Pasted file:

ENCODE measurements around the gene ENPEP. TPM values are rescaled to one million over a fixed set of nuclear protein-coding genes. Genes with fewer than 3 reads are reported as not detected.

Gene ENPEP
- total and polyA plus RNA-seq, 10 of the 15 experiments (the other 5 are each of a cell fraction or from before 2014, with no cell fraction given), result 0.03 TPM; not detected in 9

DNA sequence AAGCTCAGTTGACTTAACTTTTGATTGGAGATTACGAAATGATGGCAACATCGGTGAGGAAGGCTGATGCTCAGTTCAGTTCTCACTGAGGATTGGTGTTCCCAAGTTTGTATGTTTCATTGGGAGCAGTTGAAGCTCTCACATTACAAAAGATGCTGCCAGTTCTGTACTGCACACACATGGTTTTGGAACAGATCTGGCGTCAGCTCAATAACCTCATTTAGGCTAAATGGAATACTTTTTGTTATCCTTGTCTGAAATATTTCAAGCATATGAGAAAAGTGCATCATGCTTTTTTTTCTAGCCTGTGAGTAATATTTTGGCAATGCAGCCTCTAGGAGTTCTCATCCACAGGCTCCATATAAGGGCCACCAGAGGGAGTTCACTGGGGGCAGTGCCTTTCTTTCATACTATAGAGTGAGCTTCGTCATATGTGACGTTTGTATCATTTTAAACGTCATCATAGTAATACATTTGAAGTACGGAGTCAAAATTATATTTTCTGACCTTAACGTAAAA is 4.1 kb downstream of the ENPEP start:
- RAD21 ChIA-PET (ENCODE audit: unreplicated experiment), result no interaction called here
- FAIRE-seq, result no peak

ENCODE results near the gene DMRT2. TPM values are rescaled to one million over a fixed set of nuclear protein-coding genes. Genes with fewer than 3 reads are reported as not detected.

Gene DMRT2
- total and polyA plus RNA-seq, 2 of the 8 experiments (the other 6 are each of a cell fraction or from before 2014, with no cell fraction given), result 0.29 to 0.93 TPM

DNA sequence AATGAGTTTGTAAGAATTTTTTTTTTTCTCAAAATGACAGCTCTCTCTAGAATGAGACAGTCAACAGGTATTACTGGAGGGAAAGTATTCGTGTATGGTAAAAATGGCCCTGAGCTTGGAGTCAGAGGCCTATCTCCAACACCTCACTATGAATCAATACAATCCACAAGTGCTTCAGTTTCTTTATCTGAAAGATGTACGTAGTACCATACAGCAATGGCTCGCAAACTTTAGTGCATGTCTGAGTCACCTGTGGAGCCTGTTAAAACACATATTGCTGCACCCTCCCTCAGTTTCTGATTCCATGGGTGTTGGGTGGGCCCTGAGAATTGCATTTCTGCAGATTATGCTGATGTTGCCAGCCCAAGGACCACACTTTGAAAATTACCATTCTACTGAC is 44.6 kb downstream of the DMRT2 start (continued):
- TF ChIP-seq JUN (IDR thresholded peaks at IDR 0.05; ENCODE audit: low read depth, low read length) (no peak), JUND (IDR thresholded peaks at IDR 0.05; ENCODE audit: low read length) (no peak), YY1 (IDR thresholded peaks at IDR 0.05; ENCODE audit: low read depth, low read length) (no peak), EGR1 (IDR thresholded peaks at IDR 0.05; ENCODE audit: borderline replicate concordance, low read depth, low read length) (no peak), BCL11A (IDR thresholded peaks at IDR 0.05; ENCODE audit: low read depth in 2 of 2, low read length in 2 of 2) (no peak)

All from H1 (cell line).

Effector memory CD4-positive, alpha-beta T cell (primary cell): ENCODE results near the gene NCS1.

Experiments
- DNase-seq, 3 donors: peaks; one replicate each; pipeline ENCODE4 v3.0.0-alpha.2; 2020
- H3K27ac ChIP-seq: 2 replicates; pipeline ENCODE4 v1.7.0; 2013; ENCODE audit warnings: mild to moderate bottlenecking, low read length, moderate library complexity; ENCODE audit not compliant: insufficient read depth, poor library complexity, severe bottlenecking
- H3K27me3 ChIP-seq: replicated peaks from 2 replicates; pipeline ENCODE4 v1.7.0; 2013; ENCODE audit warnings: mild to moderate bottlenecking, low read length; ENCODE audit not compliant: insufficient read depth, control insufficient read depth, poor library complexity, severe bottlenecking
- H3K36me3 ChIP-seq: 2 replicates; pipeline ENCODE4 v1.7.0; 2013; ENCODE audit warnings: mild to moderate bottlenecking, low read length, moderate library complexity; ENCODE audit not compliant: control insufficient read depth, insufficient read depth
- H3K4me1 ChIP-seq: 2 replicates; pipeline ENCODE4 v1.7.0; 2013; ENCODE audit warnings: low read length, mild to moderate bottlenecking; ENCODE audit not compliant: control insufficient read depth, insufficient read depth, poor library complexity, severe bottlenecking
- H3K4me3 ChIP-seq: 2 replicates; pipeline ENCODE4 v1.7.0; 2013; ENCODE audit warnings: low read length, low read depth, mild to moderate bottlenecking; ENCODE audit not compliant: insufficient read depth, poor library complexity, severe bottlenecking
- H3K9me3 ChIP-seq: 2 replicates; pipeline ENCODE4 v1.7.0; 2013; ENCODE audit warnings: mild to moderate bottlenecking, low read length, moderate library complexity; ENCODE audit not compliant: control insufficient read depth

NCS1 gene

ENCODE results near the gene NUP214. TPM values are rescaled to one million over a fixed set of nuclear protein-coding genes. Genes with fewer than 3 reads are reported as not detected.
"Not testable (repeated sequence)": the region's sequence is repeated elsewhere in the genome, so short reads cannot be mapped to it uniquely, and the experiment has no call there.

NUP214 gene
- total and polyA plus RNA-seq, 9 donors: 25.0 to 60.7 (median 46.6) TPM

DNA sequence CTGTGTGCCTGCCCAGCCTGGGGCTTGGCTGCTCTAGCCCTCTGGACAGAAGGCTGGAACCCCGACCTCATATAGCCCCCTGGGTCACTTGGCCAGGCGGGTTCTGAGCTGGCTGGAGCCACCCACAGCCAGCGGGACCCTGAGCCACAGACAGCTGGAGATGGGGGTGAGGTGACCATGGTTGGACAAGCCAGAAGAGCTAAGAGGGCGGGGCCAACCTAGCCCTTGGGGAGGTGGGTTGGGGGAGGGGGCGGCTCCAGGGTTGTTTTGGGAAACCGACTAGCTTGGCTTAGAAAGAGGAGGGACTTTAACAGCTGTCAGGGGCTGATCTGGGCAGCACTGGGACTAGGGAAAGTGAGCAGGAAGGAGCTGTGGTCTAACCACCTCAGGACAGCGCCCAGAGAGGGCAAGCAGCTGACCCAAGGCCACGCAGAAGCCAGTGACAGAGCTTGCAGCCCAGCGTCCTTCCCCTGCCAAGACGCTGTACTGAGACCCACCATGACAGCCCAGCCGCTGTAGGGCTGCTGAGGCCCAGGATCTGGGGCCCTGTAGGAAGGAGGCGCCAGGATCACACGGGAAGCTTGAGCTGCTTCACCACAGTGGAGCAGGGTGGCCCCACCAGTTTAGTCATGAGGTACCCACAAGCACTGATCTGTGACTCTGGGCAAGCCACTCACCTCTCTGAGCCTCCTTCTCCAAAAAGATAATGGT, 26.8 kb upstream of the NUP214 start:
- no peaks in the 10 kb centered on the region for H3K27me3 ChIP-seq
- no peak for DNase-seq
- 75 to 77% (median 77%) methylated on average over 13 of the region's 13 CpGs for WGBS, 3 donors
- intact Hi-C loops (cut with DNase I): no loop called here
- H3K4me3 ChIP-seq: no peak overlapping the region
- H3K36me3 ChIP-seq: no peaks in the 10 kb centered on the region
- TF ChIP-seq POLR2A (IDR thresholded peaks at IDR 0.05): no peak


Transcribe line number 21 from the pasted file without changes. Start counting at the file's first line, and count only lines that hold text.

- H3K9me3 ChIP-seq: 2 replicates; pipeline ENCODE4 v1.7.0; 2013; ENCODE audit warnings: mild to moderate bottlenecking, low read length, moderate library complexity; ENCODE audit not compliant: control insufficient read depth